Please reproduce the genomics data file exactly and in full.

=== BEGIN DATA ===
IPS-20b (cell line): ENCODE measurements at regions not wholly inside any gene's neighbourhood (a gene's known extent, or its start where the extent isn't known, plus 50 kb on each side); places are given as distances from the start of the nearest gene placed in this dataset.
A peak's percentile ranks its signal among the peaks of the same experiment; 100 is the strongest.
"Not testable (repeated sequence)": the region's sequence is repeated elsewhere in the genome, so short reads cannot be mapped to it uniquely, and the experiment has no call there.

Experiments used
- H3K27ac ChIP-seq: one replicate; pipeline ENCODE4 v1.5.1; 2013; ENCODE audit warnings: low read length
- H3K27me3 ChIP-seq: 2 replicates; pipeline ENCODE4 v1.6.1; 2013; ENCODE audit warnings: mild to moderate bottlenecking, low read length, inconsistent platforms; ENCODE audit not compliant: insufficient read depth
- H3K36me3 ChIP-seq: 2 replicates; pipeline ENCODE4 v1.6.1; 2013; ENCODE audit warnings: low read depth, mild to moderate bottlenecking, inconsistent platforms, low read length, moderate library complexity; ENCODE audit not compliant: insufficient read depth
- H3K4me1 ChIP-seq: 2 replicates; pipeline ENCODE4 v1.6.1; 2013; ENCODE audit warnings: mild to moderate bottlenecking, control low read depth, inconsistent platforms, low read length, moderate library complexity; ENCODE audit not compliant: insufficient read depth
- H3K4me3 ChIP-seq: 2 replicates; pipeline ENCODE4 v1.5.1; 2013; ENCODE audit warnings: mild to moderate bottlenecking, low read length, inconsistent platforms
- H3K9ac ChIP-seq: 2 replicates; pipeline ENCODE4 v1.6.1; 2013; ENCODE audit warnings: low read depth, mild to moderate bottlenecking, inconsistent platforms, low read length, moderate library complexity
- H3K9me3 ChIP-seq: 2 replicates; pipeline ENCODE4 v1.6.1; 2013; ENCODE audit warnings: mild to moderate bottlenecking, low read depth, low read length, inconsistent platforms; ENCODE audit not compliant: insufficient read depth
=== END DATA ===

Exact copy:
IPS-20b (cell line): ENCODE measurements at regions not wholly inside any gene's neighbourhood (a gene's known extent, or its start where the extent isn't known, plus 50 kb on each side); places are given as distances from the start of the nearest gene placed in this dataset.
A peak's percentile ranks its signal among the peaks of the same experiment; 100 is the strongest.
"Not testable (repeated sequence)": the region's sequence is repeated elsewhere in the genome, so short reads cannot be mapped to it uniquely, and the experiment has no call there.

Experiments used
- H3K27ac ChIP-seq: one replicate; pipeline ENCODE4 v1.5.1; 2013; ENCODE audit warnings: low read length
- H3K27me3 ChIP-seq: 2 replicates; pipeline ENCODE4 v1.6.1; 2013; ENCODE audit warnings: mild to moderate bottlenecking, low read length, inconsistent platforms; ENCODE audit not compliant: insufficient read depth
- H3K36me3 ChIP-seq: 2 replicates; pipeline ENCODE4 v1.6.1; 2013; ENCODE audit warnings: low read depth, mild to moderate bottlenecking, inconsistent platforms, low read length, moderate library complexity; ENCODE audit not compliant: insufficient read depth
- H3K4me1 ChIP-seq: 2 replicates; pipeline ENCODE4 v1.6.1; 2013; ENCODE audit warnings: mild to moderate bottlenecking, control low read depth, inconsistent platforms, low read length, moderate library complexity; ENCODE audit not compliant: insufficient read depth
- H3K4me3 ChIP-seq: 2 replicates; pipeline ENCODE4 v1.5.1; 2013; ENCODE audit warnings: mild to moderate bottlenecking, low read length, inconsistent platforms
- H3K9ac ChIP-seq: 2 replicates; pipeline ENCODE4 v1.6.1; 2013; ENCODE audit warnings: low read depth, mild to moderate bottlenecking, inconsistent platforms, low read length, moderate library complexity
- H3K9me3 ChIP-seq: 2 replicates; pipeline ENCODE4 v1.6.1; 2013; ENCODE audit warnings: mild to moderate bottlenecking, low read depth, low read length, inconsistent platforms; ENCODE audit not compliant: insufficient read depth